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Unread 04-07-2012, 03:50 PM
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Re: The missing feature: A common thread

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Originally Posted by StevenB View Post
Powerhouse teams have a very strong understanding of the playing field, because they take time to build a nearly complete one and prototype with it.
<snip>
Powerhouse teams are focused on performance.
The first item is not necessarily true, while the second one is absolutely true. We build some of a wooden field, and even then, not until week 3 or 4. BUT we IMAGINE a perfect field and... (see below)
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Originally Posted by Siri View Post
For example, do we need to find some kind of fast-fabrication sponsor?
No, you just need to prototype faster. Kids tend to work slowly, we teach them how to work fast.
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Originally Posted by Ninja_Bait View Post
But the real key is being able to practice.
Yes indeed.
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Originally Posted by mikemat View Post
I've allways believed the key was building a robot not to play the game, but to play a strategy.
Also yes indeed.

The very first step in winning the game-of-the-year is to work out how the game will play. We ALL know how Baseball is played (for example) and so oddball strategies like a Bunt, which aren't at all obvious, can win a game.

We take the rest of Kickoff Saturday and play the game many, many times, learning as we go. What do the robots need to be able to do? Anything subtle we need to think about? Then we send everyone home to think on Sunday.

Monday, we start by defining Capabilities. we determine which we need, and by Wednesday we can start on methods to achieve Capabilities. Then comes the prototypes - dozens of them. They are demonstrated by Friday (yes, FAST prototypes).

Meanwhile, the drivetrain team has a rolling platform ready for Saturday. The drivers drive, drive, and drive some more.

By week 5, the practice bot is driving and playing, we're assembling the competition robot.

In the whole process, the simple things like scoring are designed to be simple and therefore quick. Any task that can be simplified, is. We want the drivers to focus on the things that can't be predicted, and the mundane tasks are either automated or very simple.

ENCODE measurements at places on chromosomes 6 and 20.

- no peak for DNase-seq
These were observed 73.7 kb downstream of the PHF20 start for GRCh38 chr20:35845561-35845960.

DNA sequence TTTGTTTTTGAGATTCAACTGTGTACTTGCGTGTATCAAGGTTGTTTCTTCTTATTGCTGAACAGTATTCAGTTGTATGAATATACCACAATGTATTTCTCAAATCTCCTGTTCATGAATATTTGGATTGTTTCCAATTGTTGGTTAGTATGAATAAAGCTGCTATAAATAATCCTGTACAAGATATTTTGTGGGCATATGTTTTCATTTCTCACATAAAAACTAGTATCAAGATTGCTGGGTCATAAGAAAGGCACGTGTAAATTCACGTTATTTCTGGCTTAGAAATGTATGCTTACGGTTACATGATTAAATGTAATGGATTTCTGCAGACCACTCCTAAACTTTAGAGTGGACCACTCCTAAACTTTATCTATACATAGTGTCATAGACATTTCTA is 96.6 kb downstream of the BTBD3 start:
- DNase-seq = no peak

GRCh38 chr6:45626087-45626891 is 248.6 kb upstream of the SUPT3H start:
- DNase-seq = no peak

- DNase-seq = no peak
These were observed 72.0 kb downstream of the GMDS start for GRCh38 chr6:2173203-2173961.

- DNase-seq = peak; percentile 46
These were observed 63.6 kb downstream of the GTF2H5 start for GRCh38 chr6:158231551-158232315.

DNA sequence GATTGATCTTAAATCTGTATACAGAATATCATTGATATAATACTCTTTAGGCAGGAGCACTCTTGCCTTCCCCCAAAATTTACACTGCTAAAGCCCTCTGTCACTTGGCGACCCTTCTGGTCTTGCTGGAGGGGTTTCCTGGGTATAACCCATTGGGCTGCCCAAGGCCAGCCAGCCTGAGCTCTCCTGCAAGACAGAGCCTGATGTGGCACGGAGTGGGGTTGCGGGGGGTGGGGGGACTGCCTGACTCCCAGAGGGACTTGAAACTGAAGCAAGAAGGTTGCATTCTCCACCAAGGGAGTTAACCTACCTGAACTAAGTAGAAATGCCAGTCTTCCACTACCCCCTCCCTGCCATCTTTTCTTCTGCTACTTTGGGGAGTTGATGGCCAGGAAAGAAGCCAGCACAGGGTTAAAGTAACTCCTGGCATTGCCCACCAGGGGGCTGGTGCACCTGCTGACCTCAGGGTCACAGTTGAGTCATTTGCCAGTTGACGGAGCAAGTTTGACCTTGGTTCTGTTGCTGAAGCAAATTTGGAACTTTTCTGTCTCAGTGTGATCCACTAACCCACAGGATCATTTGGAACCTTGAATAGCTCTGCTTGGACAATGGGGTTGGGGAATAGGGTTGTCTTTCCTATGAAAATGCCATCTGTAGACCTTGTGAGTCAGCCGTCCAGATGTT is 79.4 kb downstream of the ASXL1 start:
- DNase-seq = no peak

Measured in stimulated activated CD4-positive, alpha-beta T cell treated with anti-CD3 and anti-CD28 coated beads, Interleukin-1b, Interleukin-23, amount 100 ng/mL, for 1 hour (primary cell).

This year, shooting and ball gathering is brainless, just drive to the right spot. Pushing down the bridge involves A) deploy mechanism and B) drive up to bridge. It lowers and you drive up without stopping. We go to ultra-low gear for balancing, but the balance itself is manual.

Kind of like modern aircraft cockpit design: Reduce the pilot's workload so they can focus on what is critically important.
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Unread 04-07-2012, 04:01 PM
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Re: The missing feature: A common thread

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Originally Posted by DonRotolo View Post
No, you just need to prototype faster. Kids tend to work slowly, we teach them how to work fast.
No hints for the lesser OPRs? That's ok, I'll be happy to pick your kids brains at Philly. This is definitely the key I haven't been able to make work. Good to know we don't necessarily need off-site help. Thank you, Sir.
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Unread 04-07-2012, 04:15 PM
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Re: The missing feature: A common thread

In my experience, fast fabrication correlates to high performance. It doesn't really matter if it's through a sponsor or the team simply has a lot of machines at their disposal, but being able to go from the design phase very quickly to the assembly phase seems extremely important.

Our team has a manual lathe and a CNC mill in our machine shop which, is not really comparable to the resources at the disposal of "powerhouse" teams. In order to have enough time to manufacture a practice and competition robot, we had to finish the detailed CAD by the Monday of week 2. For us, time is simply that much of an issue.